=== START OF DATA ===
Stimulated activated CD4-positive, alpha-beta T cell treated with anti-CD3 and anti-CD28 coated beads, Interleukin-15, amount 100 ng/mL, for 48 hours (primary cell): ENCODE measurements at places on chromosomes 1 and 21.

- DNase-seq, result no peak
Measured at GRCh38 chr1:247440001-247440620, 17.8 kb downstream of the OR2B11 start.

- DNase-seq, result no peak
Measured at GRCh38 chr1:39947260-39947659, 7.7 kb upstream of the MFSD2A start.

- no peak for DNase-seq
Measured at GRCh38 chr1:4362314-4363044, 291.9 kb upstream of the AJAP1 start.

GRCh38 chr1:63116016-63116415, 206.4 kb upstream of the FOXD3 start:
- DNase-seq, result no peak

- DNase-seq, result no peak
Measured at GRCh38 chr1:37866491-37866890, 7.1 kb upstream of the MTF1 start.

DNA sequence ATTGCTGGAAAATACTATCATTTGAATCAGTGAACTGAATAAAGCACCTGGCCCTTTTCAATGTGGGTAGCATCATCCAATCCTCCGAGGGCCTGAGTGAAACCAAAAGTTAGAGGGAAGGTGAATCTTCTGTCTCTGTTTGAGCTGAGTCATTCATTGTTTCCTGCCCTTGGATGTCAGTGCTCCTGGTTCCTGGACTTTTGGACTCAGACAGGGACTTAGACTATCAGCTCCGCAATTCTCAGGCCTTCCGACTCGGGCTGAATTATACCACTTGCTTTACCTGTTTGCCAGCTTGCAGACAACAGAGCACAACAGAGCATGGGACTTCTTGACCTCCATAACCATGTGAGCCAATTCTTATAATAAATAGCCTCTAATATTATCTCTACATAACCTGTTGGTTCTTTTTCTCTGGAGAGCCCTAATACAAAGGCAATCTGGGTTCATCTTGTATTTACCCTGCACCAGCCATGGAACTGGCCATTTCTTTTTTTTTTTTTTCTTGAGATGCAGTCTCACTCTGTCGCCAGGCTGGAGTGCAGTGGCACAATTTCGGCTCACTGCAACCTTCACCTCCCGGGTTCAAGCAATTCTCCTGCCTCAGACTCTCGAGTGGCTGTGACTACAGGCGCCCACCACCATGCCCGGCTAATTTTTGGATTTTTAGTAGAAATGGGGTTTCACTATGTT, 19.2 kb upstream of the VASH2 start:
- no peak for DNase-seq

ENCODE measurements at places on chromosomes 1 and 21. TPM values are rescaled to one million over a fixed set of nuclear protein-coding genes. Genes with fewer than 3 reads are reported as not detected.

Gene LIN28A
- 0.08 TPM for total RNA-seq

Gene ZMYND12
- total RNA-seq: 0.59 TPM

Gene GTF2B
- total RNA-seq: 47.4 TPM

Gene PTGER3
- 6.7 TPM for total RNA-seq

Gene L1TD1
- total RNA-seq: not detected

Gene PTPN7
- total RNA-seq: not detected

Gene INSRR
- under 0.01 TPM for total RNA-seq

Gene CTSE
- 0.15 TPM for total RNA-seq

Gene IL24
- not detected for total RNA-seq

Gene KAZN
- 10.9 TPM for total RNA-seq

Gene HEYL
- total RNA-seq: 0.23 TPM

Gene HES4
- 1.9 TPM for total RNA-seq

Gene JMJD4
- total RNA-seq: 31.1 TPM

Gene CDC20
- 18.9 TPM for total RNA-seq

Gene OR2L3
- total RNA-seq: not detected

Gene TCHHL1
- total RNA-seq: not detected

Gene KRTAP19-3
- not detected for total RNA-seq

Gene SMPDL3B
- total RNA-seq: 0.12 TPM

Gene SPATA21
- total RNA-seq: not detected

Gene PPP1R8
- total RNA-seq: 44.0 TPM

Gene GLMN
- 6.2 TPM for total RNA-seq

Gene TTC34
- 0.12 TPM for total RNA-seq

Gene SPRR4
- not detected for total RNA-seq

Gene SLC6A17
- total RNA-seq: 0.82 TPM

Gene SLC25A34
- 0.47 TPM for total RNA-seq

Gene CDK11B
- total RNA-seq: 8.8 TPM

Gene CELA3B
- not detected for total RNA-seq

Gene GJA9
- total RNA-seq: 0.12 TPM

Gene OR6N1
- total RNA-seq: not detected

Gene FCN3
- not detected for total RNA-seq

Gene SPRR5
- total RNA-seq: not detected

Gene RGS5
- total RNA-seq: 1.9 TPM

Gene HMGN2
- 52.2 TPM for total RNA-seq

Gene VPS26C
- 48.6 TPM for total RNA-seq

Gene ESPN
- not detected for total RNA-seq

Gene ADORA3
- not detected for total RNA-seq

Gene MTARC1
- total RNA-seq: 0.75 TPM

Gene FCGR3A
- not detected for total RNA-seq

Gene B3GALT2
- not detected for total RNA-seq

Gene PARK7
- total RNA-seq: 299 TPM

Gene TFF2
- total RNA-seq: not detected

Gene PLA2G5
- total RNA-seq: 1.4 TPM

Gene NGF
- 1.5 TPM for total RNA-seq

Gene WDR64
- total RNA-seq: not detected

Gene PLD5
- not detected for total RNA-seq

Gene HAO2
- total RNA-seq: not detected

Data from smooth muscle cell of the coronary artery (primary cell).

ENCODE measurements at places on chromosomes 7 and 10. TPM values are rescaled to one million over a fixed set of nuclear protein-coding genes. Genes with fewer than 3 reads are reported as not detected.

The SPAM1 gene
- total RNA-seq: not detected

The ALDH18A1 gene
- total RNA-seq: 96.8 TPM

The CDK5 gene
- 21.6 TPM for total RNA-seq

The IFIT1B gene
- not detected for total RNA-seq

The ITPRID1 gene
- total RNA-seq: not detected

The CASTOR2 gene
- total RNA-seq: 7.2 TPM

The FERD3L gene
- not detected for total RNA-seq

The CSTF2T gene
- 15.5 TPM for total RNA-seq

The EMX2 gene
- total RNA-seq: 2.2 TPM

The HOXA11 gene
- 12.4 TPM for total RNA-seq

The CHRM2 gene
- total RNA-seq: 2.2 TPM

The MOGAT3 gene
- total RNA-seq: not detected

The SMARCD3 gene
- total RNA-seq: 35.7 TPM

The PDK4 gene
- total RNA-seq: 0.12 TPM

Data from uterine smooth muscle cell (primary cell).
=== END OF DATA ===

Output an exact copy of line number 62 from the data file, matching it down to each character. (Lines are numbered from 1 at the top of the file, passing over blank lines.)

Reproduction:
- total RNA-seq: 0.82 TPM